One of the issues addressed by the FINRA Dispute Resolution Task Force in its Interim Report is a suggestion to “[e]xpand the grounds for Motions to Dismiss Prior to Conclusion of Case in Chief to include situations where the dispute was previously adjudicated by an order, judgment, award or decision.” In this survey, we attempt to ascertain how successful or unsuccessful respondents are likely to be if the suggestion is adopted.
There are two legal principles that could be applied to bar a claim on the basis of a prior decision of another arbitration panel or a court: res judicata and collateral estoppel. Res judicata, also known as claim preclusion, bars consideration of a claim that was previously raised or could have been raised in an earlier case between the same parties. Collateral estoppel, also known as issue preclusion, bars reconsideration of an issue that was previously decided between the parties in a prior case.
Raising the Defense. To answer the question we posed above, we looked for instances in which the panel expressly addressed the allegation that a claim was barred by a prior adjudication (usually in a motion) since the current restrictions on motions to dismiss before a claimant rests his or her case took effect (February 23, 2009). We found 13 cases that sought to dismiss or deny a claim based on prior litigation, 10 of them in pre-hearing motions to dismiss, one in a motion for directed verdict, one in a counterclaim for malicious prosecution and abuse of process, and one in a decision “on the papers” in a Small Claims case. We expect that the three cases in which the issue was not raised in a pre-hearing motion represent only the tip of the iceberg, since the bases for decisions on motions for directed verdicts and decisions on the merits are rarely addressed, but we include them anyway, because we think that they shed further light on the subject of our study.
How Successful? Next, we determined how the panel ruled on the issue of claim or issue preclusion in the motion, counterclaim or defense itself. Since claim and issue preclusion are not currently recognized grounds for pre-hearing adjudications, we would not expect this to be the end of the matter. Therefore, we next computed how often the respondents were held liable when the initial decision was negative. Although we cannot be sure that a denial of liability was a vindication of the respondent’s objection to relitigation, a finding of liability would certainly be proof that the panel rejected the defense.
On two occasions, the pre-hearing motions were granted without the need for the presentation. In a third instance, a decision was deferred until after the hearing commenced, but before the claimant rested, because the panel deemed that the prospective testimony of the claimant’s remaining witnesses would not change the relevant facts. The remaining seven motions (70% of them) were denied. In only two of those cases (29%), however, were the respondents held liable. The motion for directed verdict and decision on the papers were both granted, and while the counterclaim was denied, the respondent in that case was also not liable. Altogether, then, panels that expressly considered the defenses of res judicata or collateral estoppel clearly rejected them only 15% (2/13) of the time.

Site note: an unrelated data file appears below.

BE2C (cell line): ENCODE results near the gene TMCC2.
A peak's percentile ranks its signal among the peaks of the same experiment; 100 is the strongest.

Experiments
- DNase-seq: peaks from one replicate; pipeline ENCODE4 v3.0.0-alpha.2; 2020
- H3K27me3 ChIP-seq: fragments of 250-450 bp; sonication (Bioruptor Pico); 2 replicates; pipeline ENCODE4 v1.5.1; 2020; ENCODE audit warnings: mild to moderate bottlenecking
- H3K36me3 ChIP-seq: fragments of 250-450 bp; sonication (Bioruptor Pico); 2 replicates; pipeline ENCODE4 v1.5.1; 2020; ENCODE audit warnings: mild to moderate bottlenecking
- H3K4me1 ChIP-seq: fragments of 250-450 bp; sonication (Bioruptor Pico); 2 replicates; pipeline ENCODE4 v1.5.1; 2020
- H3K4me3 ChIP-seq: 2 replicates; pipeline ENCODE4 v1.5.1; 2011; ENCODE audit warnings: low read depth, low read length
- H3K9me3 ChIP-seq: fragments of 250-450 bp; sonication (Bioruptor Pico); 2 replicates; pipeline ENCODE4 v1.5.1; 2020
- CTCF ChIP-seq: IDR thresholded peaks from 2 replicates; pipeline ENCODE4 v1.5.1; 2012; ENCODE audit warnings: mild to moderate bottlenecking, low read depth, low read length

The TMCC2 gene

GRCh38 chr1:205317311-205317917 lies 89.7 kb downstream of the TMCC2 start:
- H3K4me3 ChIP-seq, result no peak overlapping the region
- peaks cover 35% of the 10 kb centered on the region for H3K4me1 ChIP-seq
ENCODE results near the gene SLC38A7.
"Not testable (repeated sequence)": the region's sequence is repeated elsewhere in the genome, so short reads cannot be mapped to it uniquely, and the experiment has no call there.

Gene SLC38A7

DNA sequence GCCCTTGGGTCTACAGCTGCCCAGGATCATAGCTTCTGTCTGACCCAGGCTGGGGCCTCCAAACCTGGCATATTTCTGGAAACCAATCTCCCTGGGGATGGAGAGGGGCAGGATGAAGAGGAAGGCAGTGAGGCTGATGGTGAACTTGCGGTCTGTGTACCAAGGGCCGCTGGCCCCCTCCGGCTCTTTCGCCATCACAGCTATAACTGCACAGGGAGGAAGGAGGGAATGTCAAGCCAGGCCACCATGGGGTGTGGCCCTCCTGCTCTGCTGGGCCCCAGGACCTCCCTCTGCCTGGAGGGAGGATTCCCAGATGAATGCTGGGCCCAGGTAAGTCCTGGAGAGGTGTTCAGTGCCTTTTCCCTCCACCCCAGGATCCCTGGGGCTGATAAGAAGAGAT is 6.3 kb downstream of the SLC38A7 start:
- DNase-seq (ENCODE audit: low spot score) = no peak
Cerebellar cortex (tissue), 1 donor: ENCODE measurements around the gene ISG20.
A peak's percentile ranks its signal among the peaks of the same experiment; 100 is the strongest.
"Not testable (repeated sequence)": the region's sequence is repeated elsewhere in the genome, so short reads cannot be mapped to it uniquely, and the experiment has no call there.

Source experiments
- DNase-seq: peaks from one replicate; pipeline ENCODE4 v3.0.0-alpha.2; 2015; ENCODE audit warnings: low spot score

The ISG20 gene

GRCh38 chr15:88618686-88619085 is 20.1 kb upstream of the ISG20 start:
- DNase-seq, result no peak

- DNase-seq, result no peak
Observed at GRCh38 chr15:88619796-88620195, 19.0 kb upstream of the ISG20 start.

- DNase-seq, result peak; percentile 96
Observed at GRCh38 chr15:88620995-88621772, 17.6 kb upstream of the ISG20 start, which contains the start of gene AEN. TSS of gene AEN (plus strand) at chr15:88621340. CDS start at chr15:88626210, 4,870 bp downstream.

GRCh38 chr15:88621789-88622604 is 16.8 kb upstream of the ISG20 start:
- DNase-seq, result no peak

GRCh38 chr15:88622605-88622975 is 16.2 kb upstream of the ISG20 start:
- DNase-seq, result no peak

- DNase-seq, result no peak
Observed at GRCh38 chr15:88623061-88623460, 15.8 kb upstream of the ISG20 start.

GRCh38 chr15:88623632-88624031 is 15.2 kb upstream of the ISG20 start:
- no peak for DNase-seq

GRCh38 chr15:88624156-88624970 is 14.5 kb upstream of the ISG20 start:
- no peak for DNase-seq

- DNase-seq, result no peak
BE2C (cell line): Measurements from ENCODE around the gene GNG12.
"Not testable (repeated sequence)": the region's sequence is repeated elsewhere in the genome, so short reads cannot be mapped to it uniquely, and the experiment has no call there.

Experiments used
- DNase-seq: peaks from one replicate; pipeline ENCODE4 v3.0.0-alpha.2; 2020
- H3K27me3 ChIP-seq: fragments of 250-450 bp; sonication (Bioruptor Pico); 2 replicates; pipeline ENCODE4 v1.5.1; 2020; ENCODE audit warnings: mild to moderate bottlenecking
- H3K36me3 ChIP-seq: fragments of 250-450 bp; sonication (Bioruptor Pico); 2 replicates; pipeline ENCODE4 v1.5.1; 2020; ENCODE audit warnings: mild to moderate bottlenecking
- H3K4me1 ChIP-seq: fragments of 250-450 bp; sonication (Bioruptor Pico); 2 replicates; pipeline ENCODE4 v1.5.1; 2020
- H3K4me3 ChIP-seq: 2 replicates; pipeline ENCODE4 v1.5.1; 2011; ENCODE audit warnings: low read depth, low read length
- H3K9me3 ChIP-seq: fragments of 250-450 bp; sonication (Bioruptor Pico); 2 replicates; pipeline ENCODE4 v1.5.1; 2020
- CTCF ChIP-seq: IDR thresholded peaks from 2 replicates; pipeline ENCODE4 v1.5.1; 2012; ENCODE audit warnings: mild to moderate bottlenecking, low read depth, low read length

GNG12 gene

(ed: *FINRA imposed those restrictions in response to concerns that respondents were filing pre-hearing motions of dubious merit in order to wear down claimants and force them to settle. While we do not express any opinion as to whether this concern was justified, we deemed it better to limit our survey to a period when that is no longer a concern. **In a prior survey (see SAA 2013-24), we found that dispositive motions enjoyed a 70% success rate (167/237) between June 1, 2009 and May 31, 2013. Thus, our findings for the success of motions based on claim and issue preclusion, as limited in scope as they are, seem to be in line with those based on grounds that FINRA already recognizes. ***It makes sense to add this ground to the list of permissible bases for pre-hearing adjudication, one of which is the existence of a written release. As is true of a released claim, it should be easy to document the existence of the judgment that purportedly precludes the pending arbitration and will save the need for hearings in a claim that, if the motion is meritorious, should never have been brought.)
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